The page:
Vascular dementia is the second most common type of dementia in older adults, after Alzheimer’s disease.
It results from injuries to vessels that supply blood to the brain, often after a stroke or series of strokes.
The symptoms of vascular dementia can be similar to those of Alzheimer’s, and both conditions can occur at the same time (a condition called "mixed dementia").
- Also known as vascular cognitive impairment.
- Pure vascular dementia accounts for 12 per cent of cases in the community, while Alzheimer’s and vascular dementia would account for 38 per cent of cases.
- It’s caused by a wide range of blockages and/or bleeding in the brain severe enough to cause damage to brain cells, resulting from strokes, small vessel disease, or Cerebral Amyloid Angiopathy (CAA). This causes the death of brain cells and prevents the brain from functioning as it should.
- If stroke-related, it can be caused by multiple or single events and permanent or temporary blockages.
- Small vessel disease is caused by disease of the very small blood vessels that lie deep in the brain. The blood vessels become thick-walled, stiff and tortuous, reducing blood flow to the deeper part of the brain. This causes small infarcts near the base of the brain and damages the bundles of nerves that carry signals around the brain. Historically this has been referred to as white matter disease.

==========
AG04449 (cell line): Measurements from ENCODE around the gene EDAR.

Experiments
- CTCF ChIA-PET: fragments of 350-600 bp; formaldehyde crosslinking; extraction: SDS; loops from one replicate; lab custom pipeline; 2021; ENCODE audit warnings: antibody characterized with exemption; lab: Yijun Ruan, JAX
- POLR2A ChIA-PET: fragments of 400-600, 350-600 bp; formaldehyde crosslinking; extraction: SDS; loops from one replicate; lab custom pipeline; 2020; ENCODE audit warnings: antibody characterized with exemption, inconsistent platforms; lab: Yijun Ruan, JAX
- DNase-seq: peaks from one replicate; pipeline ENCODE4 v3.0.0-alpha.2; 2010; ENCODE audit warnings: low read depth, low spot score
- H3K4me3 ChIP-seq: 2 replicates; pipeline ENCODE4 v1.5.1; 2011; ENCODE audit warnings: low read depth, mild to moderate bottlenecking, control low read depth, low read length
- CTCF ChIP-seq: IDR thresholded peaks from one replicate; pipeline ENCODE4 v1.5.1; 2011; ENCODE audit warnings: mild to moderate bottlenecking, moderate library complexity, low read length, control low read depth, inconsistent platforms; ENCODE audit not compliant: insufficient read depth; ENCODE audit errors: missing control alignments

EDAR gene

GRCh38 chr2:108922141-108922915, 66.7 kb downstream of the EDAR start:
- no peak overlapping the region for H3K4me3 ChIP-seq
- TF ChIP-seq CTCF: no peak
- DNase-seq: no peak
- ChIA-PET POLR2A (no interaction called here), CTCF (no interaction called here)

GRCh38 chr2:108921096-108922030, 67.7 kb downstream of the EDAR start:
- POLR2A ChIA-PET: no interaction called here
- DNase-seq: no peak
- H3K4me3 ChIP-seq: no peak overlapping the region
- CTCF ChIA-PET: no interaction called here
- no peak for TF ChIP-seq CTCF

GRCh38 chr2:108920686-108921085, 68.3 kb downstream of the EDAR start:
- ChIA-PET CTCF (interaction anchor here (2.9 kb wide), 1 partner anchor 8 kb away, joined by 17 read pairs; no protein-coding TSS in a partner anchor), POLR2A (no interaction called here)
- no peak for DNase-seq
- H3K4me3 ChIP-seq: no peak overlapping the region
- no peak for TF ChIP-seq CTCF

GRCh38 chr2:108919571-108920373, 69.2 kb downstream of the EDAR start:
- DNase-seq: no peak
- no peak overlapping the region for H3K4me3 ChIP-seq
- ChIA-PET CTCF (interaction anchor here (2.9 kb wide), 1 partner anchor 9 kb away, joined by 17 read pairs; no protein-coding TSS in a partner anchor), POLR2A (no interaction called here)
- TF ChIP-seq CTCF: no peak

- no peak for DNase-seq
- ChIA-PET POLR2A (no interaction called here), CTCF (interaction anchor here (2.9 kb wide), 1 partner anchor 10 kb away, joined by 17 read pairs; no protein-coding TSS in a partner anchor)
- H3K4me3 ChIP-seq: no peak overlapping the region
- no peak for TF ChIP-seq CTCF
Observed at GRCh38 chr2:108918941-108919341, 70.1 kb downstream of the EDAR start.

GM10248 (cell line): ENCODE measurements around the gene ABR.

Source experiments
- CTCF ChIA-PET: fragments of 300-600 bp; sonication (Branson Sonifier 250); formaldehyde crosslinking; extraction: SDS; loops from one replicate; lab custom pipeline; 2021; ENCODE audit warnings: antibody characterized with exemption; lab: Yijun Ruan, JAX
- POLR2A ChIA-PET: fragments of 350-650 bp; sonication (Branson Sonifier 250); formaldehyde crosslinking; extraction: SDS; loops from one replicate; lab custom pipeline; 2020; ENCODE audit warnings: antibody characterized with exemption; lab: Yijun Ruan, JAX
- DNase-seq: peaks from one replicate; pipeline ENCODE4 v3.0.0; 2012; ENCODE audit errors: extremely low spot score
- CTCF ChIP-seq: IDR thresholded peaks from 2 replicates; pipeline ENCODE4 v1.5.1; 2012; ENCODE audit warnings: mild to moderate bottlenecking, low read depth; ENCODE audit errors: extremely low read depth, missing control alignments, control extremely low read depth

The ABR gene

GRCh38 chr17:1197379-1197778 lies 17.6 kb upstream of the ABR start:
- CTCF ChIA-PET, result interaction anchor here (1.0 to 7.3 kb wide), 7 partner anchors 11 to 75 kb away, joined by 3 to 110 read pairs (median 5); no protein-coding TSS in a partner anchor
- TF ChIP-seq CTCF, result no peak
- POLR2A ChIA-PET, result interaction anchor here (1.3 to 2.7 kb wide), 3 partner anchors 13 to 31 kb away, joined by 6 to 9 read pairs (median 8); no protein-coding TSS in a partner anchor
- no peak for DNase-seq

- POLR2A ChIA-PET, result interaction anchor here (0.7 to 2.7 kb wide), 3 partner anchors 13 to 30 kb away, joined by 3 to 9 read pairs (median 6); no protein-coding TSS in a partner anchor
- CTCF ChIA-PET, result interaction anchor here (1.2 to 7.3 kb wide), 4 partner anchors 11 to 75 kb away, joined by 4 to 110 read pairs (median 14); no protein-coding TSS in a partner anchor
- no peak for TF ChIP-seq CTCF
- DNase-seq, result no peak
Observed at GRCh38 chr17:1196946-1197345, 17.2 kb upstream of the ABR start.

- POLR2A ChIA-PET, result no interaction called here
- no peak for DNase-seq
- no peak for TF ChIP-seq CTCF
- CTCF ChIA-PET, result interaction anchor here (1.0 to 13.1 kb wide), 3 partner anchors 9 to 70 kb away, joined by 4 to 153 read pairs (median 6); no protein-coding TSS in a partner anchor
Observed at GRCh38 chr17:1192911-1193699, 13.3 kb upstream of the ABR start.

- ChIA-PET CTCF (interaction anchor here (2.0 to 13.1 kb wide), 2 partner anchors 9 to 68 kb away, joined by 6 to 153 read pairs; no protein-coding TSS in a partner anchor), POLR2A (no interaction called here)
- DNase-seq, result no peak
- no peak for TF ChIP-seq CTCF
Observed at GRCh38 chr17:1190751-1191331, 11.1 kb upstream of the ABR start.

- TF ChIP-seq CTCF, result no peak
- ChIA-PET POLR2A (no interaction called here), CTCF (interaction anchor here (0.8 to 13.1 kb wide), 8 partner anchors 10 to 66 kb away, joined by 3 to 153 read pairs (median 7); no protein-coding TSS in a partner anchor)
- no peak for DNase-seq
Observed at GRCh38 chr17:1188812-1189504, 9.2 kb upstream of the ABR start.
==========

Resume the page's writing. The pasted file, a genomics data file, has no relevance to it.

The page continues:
- Cerebral Amyloid Angiopathy is associated with amyloid deposition in the walls of the arteries in the brain. This leads to microbleeds and haemorrhages in the brain.
What are the symptoms of vascular dementia?
- Early symptoms include periods of confusion, severe depression, emotional changes, mild memory loss, language and visuospatial impairment. As it progresses, the person’s thinking process slows down and the person would have difficulty planning, organizing and executing step-wise tasks.
- The symptoms often appear suddenly, following a major stroke or leakage of blood in the brain; but can also appear gradually through a series of strokes. The symptoms follow a step-wise progression.
- In post-stroke cognitive impairment, physical symptoms may be present, based on the part of the brain affected and the severity of stroke. It may be associated with weakness, paralysis, impaired speech or vision. The symptoms improve or stabilize in six months.
- In small vessel disease, the symptoms are usually of gradual onset, and less variable with time. The usual symptoms are the insidious onset of cognitive slowing, slowing of the thinking process, the early loss of bladder control, mild one-sided weakness, difficulty walking, clumsiness, lack of facial expression, difficulty with word pronunciation etc.
- Vascular dementia is considered the most preventable type of dementia because it is so closely related to cardiovascular health.
What are the risk factors for vascular dementia?
- Risk factors for vascular dementia are the same as those of cardiovascular disease - smoking, high blood pressure, diabetes, high cholesterol, physical inactivity, high-carb high-fat diet and ethnic origin (Indian, Pakistani, Bangladeshi, Sri Lankan, and African-Caribbean).